Minis No More?

Minis No More?

At the recommendation of dang near everybody, I clicked on episode one of The Man In The High Castle, the Amazon Prime series based on the novel by Philip K. Dick, produced by Ridley Scott.

It was, as promised, superbly mounted, well written, well acted, expertly told,  and judicious in its use of art design and special effects, creating a wholly believable alternate history in which the Axis powers won World War Two.

A thoroughly entertaining show…

…and I bailed at the 15 minute mark,
and won’t bother finishing it.

It wasn’t bad, it wasn’t boring, it was just too long.

There are two seasons worth of The Man In The High Castle and even if I watched it in fast forward, reading the sub-titles (my preferred manner of watching most long form TV nowadays), it’s still a ten hour commitment.

I just don’t have the time for it.

Mind you, I will -- and I have -- watched mini-series in their entireties.

Loved the first season of Daredevil, don’t need to see season two.

Loved the first season of Luke Cage, ditto.

Loved True Detective and Mindhunter and anime like Princess Tutu and Kill La Kill…

…but I bailed on Stranger Things and Black Mirror and Sherlock.

Nowadays Lost (which I’ve never seen…and count myself fortunate) is the go-to example of a long meandering story line that ultimately goes nowhere to nobody’s satisfaction, but The Sopranos was the show that kept me subscribing to HBO long after I’d given up on the rest of their programming.

It started strong, very compelling, but after they lost Nancy Marchand they lost the show's raison d’etre. 

The ending of the series, while logical and consistent, was oddly anti-climactic (I saw it long after it aired, long after I bailed on the series…and HBOI).

Despite its initial strengths, The Sopranos faded and faded fast (though arguable through no fault of its own, viz Marchand’s death).  I felt I had wasted much time (and some money) on a story that failed to fulfill me.

Since then I’ve become somewhat ruthless regarding long form multi-part stories (ironically, I’m a big fan of movie serials).  I’m loath to invest a considerable amount of time into watching a long run show unless it’s truly compelling.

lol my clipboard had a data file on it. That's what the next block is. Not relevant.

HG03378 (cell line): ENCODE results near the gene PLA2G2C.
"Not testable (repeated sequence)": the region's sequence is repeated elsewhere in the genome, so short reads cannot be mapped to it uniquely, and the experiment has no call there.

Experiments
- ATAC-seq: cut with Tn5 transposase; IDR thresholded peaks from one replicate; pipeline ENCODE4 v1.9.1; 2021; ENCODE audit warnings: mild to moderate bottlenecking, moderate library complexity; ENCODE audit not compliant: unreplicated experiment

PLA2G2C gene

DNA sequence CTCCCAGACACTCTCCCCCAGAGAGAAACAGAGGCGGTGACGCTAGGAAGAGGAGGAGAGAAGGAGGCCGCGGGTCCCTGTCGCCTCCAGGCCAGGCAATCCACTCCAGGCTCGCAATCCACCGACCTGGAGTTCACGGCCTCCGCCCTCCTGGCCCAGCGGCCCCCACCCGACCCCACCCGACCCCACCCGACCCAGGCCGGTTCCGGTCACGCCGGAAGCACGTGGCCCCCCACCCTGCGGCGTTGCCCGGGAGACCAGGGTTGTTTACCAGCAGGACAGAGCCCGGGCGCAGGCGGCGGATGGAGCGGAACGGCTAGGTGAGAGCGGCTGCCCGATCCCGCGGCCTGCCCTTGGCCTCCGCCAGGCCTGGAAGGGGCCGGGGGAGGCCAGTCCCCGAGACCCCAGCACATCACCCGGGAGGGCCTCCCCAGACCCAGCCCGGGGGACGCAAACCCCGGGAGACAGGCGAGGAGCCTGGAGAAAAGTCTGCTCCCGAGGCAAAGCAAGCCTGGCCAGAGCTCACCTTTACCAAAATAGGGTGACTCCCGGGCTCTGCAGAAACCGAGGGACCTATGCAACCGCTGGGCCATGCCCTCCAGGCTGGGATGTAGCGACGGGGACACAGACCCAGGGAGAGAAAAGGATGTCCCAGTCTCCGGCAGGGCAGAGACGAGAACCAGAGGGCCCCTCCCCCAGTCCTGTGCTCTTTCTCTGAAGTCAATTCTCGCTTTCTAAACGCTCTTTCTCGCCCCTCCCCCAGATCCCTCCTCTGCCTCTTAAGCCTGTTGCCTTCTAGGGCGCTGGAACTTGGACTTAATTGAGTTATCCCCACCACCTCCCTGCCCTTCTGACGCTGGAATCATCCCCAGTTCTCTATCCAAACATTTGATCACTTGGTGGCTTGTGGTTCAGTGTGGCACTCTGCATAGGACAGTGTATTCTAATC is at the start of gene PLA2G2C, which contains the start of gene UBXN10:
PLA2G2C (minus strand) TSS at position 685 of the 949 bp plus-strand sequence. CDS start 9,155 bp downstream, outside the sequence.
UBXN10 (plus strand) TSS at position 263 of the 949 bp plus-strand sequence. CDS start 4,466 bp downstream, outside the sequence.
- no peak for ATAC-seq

Part of it is that, having worked so long as a writer and an editor, I see the gears turning and can anticipate where a story will be heading in just a few scenes.

I “get the joke” and become impatient for the denouement (“punchline” for you non-French speakers).

Ironically (again!), my wife and I are watching (re-watching, in my case) The Andy Griffith Show on Netflix.

The stories, despite being occasionally linked, are standalones:  You don’t need to see anything before or after to get a complete tale.

While there is a lot of repetition (after all, this is a 1960s TV series), each episode is well enough constructed to be entertaining on its own.

Short, too; half-hour length.

But more importantly, if Netflix cancelled the show tomorrow and yanked it off their service, my wife and I wouldn’t be left hanging:  The Andy Griffith Show is what it is.  If it were to suddenly vanish, we’d miss it, but their wouldn’t be a nagging gap left behind.

I think this is where anime and old form TV is more fulfilling for me, and why it’s so hard for me to commit to long running programs.

Add to this the fact I’ve already read Dick’s novel, The Man In The High Castle (good, but not primo PKDick; everyone agrees Dick was the best novelist to work in the sci-fi genre but nobody can agree on how to rank his 30+ novels) and it’s scant wonder I’m increasingly alienated by long form TV, especially mini-series.

If 65 year old Buzzy-boy is to be entertained by new media, it either has to come in self-contained animated features or bite size short form.

 

© Buzz Dixon

Depth Perception / Time Perception

Depth Perception / Time Perception

she sat on a rock

she sat on a rock